‘Every event has a cause.’ and  ‘Nothing can be in two places at the same time.’

inductive generalisations, or simply true because of the meaning of the terms in the sentence? Philosophers and quantum physicists seem unable to agree, but for now it is enough that we recognise that universal statements usually express either inductive generalisations or semantic tautologies.

• premises can provide different kinds of support for a claim. Two kinds of support are ‘argument from authority’ and ‘argument from induction’
• universal statements have the form ‘All As are B’. Some universal statements are true because of the meaning of ‘A’ and ‘B’, while others are inductive generalisations based on past experience

Try Exercise 4 to test your understanding of this post, or continue reading


3.1 Assessing arguments

Analysing an argument in terms of its claims and premises in itself tells us little. What it does do, however, is make it easier for us to judge or weigh the argument in at least two ways. First, we can examine each premise to decide whether it should be accepted. Second, we can begin to examine the relationship between the premises and the claim. In other words, we can question whether the premises which we are willing to accept make the claim believable or whether the premises could be accepted and the claim still rejected.

This second notion, the relationship between the premises and claim, is called ‘inference’, and we will be looking at it a lot more closely in subsequent posts. Although there are some specific techniques to help us examine inference, seeing it is, in large part, a natural skill of rational creatures, and we all do it unconsciously everyday in many ordinary ways. It is possible without any formal training whatsoever to make a judgment about whether you find a claim believable or not based on premises. What requires practice, and usually some degree of tuition, is the means by which to articulate our response.

To practice assessing an argument, re-read the argument in exercise 3 and your answers, then try exercise 3.1 here. Only after that should you engage with the answer key and notes.

Alternatively, continue reading the book…

3. More about claims and premises

We said earlier that an argument must have at least one claim and one premise. However, some arguments contain only hidden premises. Consider the argument:

8. The best way to avoid getting AIDS is to simply not have sex.

This is an argument with a single, hidden premise, namely, ‘having sex is the main way of getting AIDS.’ As we have said, when the premise is, or seems to be, uncontroversial, premises may not be stated. It is assumed in 8. that everyone agrees with the hidden premise and that the claim can be inferred from it. Whether you accept the conclusion or not will depend partly on whether you accept the hidden premise; however, you could accept the premise and still argue that there is a better way to avoid getting AIDS. As we shall see in later posts, words, like ‘best’ carry a lot of implicit content.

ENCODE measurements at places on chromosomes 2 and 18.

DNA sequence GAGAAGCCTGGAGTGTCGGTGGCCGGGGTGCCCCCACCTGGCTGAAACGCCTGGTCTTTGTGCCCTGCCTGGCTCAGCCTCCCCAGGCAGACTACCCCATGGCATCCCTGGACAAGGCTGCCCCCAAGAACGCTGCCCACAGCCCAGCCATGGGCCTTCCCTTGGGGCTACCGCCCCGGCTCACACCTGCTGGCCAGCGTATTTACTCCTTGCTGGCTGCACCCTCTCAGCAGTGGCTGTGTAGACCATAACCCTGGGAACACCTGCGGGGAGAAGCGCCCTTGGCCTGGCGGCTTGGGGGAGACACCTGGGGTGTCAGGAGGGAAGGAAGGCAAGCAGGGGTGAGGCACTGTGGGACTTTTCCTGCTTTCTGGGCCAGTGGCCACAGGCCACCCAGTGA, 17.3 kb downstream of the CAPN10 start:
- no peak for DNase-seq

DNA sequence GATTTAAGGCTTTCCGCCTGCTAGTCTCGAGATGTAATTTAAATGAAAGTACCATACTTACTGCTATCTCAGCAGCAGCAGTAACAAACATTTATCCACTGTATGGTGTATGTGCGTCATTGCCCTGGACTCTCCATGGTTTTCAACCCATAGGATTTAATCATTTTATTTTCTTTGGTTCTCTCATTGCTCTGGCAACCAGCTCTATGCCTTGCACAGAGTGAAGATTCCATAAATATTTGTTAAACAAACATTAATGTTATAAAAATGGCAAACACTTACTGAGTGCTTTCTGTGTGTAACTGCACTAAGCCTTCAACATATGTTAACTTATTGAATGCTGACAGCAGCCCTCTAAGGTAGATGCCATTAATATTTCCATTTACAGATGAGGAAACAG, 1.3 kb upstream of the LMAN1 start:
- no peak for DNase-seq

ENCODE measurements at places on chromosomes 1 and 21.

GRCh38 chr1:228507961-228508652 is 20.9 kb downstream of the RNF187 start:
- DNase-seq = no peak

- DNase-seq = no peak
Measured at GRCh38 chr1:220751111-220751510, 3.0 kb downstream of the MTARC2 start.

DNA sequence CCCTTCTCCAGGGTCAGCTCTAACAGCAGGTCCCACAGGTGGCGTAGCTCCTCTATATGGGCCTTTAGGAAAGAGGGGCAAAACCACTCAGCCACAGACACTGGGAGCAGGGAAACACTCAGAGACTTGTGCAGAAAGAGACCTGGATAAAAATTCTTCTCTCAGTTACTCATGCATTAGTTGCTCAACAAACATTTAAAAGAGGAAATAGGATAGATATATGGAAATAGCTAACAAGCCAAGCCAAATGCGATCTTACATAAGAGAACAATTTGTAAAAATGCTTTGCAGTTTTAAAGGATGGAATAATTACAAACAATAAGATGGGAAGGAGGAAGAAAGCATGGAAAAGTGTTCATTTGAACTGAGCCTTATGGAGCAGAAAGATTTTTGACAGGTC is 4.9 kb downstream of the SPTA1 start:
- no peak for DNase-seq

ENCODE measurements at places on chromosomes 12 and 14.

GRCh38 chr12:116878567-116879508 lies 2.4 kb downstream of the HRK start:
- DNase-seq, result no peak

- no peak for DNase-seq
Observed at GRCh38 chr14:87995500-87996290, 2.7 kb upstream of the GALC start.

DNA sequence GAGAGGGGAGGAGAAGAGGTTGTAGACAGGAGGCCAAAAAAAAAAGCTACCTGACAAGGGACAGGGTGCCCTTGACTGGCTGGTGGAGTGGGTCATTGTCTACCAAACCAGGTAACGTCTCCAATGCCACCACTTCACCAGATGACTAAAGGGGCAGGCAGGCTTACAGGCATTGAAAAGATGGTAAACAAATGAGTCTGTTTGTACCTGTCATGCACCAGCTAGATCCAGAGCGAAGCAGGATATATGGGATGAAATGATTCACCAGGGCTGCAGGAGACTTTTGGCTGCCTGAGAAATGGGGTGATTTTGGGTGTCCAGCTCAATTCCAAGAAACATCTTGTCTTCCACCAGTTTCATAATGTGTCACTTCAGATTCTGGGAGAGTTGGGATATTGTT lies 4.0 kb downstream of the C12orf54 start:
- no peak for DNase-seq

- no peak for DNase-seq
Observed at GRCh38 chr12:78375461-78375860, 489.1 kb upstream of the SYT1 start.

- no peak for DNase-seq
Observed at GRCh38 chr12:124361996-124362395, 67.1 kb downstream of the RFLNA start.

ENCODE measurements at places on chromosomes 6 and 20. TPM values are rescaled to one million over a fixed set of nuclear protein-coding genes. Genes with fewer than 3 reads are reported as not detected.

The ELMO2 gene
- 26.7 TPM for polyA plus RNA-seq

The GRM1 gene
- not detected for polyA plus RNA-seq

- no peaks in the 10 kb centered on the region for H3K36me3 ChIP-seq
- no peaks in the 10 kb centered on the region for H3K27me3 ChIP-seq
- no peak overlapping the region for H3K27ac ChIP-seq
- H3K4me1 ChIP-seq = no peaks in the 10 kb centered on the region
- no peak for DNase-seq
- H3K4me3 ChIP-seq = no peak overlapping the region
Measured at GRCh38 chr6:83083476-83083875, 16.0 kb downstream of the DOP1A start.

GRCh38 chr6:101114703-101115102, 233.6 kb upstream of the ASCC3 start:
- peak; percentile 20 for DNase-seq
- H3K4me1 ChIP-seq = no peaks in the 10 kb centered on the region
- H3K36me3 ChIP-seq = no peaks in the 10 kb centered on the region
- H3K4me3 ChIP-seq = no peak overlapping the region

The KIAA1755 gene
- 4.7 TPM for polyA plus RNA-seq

Be aware that sometimes something that looks like an argument is not an argument at all, but an explanation or description. You must be clear about the differences between these functions. As we have said, an argument must have a claim and at least one premise (even if hidden), but another way to characterise arguments is in terms of their function.

Thinking along these lines, we can think of an argument as a way of persuading someone that a statement is true or correct. Usually, an argument tries to convince someone to believe something new or different whereas a language function like explanation is an answer to a ‘Why?’ question – in other words, a request for further information or clarification. Explanations are commonly used to make something that is already accepted clearer or more understandable. Consider the difference between

9. Why does the Sun come up in the morning? (you already believe it, but you want to know how it happens). Explanation: The sun appears to come up in the morning because the Earth revolves around the Sun. If you are standing on the Earth, the Sun would appear to move in relation to your position.


10. Why should I believe that the Sun comes up in the morning? (You have lived your whole life in a cave and have never seen the sun). Argument: The sun comes up in the morning. If you were to go outside of your cave, you would observe a bright orange globe that rises over the horizon at the start of each day.

• An argument must have a claim and at least one premise
• One, more, or all the premises of an argument could be implicit
• Arguments whose premises are entirely implicit are usually uncontroversial
• Arguments can be distinguished from other language functions by thinking about their purpose: the purpose of an argument is to convince somebody of something they do not yet believe.

Try Exercise 3 to test your understanding of this and earlier posts, or continue reading

2. Hidden premises

Often, premises are implicit or hidden in an argument. This means they are not mentioned but are assumed – either knowingly or unknowingly – by the speaker or writer. Reconsider example 5 from the previous post: